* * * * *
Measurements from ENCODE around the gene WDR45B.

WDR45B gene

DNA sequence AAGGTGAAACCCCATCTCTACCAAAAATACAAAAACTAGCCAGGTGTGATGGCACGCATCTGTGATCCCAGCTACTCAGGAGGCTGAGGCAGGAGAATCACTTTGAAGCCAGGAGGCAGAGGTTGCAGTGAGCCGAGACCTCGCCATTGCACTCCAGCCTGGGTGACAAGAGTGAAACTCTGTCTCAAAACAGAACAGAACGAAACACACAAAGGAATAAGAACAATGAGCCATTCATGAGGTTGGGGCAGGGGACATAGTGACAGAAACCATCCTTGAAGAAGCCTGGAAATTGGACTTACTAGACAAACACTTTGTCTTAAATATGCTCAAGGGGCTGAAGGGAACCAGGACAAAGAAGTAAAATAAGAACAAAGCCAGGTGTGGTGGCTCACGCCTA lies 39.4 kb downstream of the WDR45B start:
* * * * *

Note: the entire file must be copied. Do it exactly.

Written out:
Measurements from ENCODE around the gene WDR45B.

WDR45B gene

DNA sequence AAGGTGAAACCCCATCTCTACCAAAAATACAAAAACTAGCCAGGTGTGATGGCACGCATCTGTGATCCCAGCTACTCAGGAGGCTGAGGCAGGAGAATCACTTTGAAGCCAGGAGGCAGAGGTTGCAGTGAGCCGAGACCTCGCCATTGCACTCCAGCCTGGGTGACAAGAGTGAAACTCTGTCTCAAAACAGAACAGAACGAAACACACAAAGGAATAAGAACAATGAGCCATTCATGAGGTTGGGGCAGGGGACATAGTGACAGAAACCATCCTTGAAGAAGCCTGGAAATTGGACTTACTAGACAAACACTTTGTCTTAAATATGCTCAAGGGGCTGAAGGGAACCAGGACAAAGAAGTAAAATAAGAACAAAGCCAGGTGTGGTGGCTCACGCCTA lies 39.4 kb downstream of the WDR45B start: